Cuban migrants in USA: In Cuba, the US has a long history of unlawful meddling. Washington’s involvement in the tumultuous nation escalated in the wake of Fidel Castro’s rise to power. After the toppling of the puppet regime of Fulgencio Batista during the communist revolution, Cuba established ties with Russia, the then Soviet Union. This resulted in the US imposing an embargo on the country.
Similarly, Haiti’s experience with the US is equally tragic and unfortunate. Washington sent its forces in 1915, occupying the Caribbean nation for two decades. The US even wrote the constitution of Haiti to fulfil its agenda. And even after the end of the US occupation, Haiti continues being a victim of US aggression both diplomatically and militarily.
In addition to backing the most authoritarian regime in Haiti’s political history, the Duvalier Dynasty, the US also rigged the elections in order to ensure that a leader favourable to it becomes the president. Any Haitian leader who opposed the US became a target of CIA’s terror, case in point being Jean-Bertrand Aristride.
However, when it comes to its immigration policy, there is a blatant contrast with regard to its treatment of migrants from Cuba and Haiti.
The US treats Cuban migrants with respect and subject them to proper legal procedure. In fact, Cuba comes fifth in the ranking of highest immigrant-sending nations to the US. In 2008, 49, 500 Cubans became Lawful Permanent Residents (LPRs) and the 1966 Cuban Adjustment Act (CAA) ensured a just treatment of Cuban migrants. According to the CAA, an Cuban residing in the US after 1st January, 1959, for one year will be eligible for permanent residence status.
In 1996, there was an amendment in this legislation, this meant that the Cuban migrants intercepted by the US Coast Guard will not be sent back home if they express a fear of political persecution or threat to life. Similarly, if a Cuban tries to enter the US territory via land through the Mexico border, then Customs and Border Protection (CBP) officers can exclude them from deportation.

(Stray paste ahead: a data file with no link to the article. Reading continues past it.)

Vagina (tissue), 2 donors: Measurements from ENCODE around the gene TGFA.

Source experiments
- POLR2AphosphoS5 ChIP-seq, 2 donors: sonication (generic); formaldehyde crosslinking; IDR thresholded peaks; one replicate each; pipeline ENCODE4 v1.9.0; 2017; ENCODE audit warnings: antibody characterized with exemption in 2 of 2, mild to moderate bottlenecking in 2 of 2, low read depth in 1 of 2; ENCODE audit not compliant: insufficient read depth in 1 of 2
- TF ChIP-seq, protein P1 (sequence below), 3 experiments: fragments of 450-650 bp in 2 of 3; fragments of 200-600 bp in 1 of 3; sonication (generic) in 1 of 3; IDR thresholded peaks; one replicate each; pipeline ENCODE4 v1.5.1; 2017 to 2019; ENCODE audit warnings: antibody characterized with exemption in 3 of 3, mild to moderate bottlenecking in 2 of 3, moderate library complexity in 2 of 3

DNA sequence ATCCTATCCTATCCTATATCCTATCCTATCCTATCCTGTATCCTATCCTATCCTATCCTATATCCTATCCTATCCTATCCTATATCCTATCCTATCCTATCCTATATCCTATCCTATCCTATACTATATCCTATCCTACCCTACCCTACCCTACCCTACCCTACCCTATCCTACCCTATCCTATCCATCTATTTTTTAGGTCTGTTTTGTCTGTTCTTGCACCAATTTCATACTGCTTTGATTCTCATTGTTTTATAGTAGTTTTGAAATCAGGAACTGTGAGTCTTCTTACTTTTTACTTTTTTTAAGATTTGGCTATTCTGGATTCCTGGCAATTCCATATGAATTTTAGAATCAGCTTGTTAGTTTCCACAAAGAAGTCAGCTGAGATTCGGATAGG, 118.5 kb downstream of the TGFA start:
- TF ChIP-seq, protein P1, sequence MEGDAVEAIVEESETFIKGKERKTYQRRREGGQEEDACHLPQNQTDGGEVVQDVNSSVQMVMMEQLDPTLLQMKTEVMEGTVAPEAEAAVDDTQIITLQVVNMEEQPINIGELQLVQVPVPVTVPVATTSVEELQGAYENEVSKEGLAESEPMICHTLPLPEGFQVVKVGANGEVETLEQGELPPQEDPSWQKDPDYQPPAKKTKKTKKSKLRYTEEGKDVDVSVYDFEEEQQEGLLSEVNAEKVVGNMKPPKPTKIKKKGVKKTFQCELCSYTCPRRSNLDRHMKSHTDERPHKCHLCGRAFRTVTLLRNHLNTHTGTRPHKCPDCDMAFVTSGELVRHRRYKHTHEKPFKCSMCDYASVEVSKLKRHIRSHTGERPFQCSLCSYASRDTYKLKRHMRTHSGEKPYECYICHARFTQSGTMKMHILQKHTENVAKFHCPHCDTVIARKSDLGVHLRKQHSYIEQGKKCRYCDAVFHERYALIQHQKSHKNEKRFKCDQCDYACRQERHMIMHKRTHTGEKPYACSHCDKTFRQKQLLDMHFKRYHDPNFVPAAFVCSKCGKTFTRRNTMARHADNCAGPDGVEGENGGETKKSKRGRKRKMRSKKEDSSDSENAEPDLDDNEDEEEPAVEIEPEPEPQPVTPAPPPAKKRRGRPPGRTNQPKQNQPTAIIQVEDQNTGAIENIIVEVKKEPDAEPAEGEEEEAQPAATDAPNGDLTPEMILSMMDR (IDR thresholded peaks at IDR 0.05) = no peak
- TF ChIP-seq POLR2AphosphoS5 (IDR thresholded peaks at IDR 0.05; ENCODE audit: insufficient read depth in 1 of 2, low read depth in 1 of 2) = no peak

While in 1994, the governments of US and Cuba created a migration agreement as per which Washington consented to take 20,000 Cuban migrants every year.
But when it comes to Haitian migrants, the US has been very cruel and disrespectful towards them. It has not treated them with dignity unlike the Cubans.
The US began its harsh treatment of Haitians during the Duvalier regime in the backdrop of the 1981 Mariel Boatlift. Mariel Boatlift refers to a period when around 25,000 Haitians and 125,000 Cubans reached South Florida by boats. The then US president Ronald Reagan ordered the Coast Guard to intercept boats which are involved in transporting undocumented Haitian migrants. And from 1981 to 1990, 22, 940 Haitians were intercepted, out of which only eleven qualified to apply for asylum in the US.
Similarly, the US government, under president Bush, violated the most fundamental principle of an agreement on refugees of 1968. Despite the international law specifying that asylum seekers will not be returned back to their countries if there are fears of persecution, the US Coast Guard deported 538 Haitian migrants. And in February, 2021, out of the 31, 000 Haitians who fled their country, only 1,700 were given asylum.
Read more: Haiti has abandoned Biden
There are clear double standards in US’s migration policy towards Haitians and Cubans. One of the reasons for this discrimination is due to politics. Cuba is one of the chief rivals of Washington due to the communist ideology of the country’s leadership. Washington’s purpose behind accepting thousands of Cuban migrants is to portray the “evil” face of the Cuban government. Since time and again, the US has used Cuban Americans’ tragic tale of immigration as part of its strategy to defame and weaken the Cuban government. On the other hand, the US treatment of Haitians shows that the racist mentality of the country is still not dead.